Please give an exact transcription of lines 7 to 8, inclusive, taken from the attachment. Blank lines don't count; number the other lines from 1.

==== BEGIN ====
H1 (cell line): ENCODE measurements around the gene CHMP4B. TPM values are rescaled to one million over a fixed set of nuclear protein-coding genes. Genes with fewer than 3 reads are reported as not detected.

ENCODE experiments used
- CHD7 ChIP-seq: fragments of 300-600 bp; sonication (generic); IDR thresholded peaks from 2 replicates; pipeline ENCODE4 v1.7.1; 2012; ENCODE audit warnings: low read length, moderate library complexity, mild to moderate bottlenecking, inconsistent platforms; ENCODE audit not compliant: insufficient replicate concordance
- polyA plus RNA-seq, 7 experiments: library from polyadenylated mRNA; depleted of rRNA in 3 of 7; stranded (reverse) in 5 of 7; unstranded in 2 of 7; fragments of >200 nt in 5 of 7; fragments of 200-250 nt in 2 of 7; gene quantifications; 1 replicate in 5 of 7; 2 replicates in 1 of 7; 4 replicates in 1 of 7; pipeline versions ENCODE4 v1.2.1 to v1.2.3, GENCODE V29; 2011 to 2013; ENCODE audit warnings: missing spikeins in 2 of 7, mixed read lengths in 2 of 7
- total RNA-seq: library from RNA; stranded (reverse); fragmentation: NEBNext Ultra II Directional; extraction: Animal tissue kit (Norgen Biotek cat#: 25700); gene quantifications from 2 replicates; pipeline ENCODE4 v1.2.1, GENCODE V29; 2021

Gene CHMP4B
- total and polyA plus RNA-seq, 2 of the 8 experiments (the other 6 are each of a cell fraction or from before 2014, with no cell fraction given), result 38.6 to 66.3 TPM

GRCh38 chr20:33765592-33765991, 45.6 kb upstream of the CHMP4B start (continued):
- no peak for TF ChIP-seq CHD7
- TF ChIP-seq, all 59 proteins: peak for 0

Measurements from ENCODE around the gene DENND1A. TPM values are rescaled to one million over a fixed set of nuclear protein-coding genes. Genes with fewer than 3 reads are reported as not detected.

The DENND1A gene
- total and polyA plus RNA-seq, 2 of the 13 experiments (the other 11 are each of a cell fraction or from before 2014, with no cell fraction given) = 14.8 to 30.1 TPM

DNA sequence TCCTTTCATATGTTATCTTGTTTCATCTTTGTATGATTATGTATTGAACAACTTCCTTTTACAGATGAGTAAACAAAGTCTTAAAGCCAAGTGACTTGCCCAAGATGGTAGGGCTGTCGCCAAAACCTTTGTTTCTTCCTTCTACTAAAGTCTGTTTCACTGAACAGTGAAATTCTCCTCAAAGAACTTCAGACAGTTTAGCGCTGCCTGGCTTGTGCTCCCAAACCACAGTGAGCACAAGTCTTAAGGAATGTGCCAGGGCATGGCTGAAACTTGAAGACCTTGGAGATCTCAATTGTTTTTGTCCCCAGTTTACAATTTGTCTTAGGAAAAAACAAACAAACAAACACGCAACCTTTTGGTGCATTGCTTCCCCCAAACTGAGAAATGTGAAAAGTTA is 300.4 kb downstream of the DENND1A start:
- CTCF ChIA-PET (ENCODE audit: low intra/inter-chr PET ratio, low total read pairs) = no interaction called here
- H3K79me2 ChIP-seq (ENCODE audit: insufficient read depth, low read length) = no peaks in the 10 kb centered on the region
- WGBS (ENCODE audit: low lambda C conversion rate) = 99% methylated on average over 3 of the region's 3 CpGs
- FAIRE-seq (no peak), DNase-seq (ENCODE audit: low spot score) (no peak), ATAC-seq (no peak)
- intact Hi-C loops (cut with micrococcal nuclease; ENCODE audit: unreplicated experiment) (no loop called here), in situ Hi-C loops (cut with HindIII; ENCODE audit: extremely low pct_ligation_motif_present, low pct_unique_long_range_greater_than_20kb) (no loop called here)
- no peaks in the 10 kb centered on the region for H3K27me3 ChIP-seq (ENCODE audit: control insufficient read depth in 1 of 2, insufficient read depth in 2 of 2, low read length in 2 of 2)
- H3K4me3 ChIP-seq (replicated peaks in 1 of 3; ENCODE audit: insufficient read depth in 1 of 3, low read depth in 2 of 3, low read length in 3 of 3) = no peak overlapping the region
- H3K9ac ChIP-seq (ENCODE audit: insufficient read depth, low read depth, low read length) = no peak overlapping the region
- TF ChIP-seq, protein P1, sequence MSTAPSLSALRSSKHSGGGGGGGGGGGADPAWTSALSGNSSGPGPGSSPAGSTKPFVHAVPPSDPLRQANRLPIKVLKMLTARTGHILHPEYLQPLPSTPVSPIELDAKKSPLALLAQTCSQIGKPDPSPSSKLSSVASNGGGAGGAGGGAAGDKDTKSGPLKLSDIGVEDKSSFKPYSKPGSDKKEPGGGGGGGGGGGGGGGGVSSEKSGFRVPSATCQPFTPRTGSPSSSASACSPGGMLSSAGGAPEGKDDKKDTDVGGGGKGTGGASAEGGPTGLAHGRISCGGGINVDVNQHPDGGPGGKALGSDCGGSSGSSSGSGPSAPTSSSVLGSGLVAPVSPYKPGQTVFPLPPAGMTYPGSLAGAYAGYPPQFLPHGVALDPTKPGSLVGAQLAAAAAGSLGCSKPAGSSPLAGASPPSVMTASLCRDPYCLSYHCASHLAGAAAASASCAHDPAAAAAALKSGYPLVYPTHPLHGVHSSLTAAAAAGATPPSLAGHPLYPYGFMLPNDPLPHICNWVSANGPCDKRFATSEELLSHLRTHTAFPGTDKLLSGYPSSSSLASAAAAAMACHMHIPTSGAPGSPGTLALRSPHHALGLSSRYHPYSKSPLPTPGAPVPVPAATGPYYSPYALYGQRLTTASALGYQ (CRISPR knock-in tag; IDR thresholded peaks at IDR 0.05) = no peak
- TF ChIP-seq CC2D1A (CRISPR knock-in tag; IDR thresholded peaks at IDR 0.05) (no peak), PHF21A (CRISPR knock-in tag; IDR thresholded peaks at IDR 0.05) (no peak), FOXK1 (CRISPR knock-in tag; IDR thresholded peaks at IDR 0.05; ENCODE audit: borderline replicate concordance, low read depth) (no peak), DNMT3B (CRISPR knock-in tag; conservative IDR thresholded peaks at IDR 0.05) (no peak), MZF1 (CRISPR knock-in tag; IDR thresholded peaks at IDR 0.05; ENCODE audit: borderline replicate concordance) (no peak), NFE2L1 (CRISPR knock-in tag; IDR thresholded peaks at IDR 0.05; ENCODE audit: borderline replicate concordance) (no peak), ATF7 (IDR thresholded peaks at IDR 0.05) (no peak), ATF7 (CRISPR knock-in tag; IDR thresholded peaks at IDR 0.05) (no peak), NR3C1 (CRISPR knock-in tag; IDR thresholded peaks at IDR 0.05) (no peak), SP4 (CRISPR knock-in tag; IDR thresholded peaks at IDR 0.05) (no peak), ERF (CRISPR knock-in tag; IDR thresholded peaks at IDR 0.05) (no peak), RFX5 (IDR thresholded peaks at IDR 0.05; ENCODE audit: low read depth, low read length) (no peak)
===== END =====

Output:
- total and polyA plus RNA-seq, 2 of the 8 experiments (the other 6 are each of a cell fraction or from before 2014, with no cell fraction given), result 38.6 to 66.3 TPM

GRCh38 chr20:33765592-33765991, 45.6 kb upstream of the CHMP4B start (continued):